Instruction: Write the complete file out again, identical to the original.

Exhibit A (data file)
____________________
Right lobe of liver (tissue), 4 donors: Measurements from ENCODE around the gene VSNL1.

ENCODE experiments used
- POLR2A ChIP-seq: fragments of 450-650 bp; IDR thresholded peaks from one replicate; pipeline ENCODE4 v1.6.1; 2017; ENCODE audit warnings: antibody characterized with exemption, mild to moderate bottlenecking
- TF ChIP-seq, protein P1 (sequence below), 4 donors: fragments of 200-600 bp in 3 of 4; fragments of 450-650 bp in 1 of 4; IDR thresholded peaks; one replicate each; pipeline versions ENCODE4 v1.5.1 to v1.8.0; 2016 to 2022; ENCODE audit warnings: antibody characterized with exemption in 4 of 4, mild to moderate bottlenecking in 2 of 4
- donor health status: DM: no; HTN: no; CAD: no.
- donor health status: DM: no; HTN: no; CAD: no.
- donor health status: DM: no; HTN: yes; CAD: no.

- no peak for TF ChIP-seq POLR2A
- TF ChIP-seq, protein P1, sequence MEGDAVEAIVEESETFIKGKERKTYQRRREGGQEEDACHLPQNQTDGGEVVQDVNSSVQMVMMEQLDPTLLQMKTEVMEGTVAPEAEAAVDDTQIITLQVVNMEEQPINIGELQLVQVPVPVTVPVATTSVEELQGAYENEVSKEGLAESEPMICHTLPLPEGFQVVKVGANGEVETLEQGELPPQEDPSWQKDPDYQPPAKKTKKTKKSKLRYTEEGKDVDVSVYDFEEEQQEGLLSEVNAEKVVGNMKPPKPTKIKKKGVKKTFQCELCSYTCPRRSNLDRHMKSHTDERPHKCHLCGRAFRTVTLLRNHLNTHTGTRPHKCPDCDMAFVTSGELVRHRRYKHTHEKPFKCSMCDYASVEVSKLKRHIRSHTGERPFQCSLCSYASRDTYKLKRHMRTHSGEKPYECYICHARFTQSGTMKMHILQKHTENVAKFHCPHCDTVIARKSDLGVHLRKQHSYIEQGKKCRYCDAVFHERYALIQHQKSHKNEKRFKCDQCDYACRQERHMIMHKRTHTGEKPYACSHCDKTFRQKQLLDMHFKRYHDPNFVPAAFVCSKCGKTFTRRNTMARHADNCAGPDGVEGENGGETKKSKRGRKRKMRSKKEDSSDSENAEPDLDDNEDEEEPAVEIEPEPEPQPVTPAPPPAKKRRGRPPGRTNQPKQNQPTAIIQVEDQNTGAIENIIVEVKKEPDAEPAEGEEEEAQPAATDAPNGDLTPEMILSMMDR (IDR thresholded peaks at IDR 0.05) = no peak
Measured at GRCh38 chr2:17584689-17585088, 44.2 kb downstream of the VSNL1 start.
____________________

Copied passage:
Right lobe of liver (tissue), 4 donors: Measurements from ENCODE around the gene VSNL1.

ENCODE experiments used
- POLR2A ChIP-seq: fragments of 450-650 bp; IDR thresholded peaks from one replicate; pipeline ENCODE4 v1.6.1; 2017; ENCODE audit warnings: antibody characterized with exemption, mild to moderate bottlenecking
- TF ChIP-seq, protein P1 (sequence below), 4 donors: fragments of 200-600 bp in 3 of 4; fragments of 450-650 bp in 1 of 4; IDR thresholded peaks; one replicate each; pipeline versions ENCODE4 v1.5.1 to v1.8.0; 2016 to 2022; ENCODE audit warnings: antibody characterized with exemption in 4 of 4, mild to moderate bottlenecking in 2 of 4
- donor health status: DM: no; HTN: no; CAD: no.
- donor health status: DM: no; HTN: no; CAD: no.
- donor health status: DM: no; HTN: yes; CAD: no.

- no peak for TF ChIP-seq POLR2A
- TF ChIP-seq, protein P1, sequence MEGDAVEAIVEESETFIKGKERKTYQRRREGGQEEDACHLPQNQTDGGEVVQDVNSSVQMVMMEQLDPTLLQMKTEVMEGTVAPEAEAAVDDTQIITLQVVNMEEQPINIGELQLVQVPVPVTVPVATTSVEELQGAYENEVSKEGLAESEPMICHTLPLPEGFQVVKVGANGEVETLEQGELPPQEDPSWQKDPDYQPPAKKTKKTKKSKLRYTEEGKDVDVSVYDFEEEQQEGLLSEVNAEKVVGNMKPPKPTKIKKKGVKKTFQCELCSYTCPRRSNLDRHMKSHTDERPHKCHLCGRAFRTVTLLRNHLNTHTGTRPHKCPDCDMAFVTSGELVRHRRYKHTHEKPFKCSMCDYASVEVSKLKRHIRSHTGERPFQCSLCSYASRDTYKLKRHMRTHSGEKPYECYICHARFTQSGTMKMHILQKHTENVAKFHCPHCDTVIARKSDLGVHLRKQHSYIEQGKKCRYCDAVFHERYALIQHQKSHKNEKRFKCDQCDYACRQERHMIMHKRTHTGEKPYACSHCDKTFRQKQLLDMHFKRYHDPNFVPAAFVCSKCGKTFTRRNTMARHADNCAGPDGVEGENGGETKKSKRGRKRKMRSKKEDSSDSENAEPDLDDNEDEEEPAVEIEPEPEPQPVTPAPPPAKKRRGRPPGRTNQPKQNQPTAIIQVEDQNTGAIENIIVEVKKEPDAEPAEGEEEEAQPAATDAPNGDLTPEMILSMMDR (IDR thresholded peaks at IDR 0.05) = no peak
Measured at GRCh38 chr2:17584689-17585088, 44.2 kb downstream of the VSNL1 start.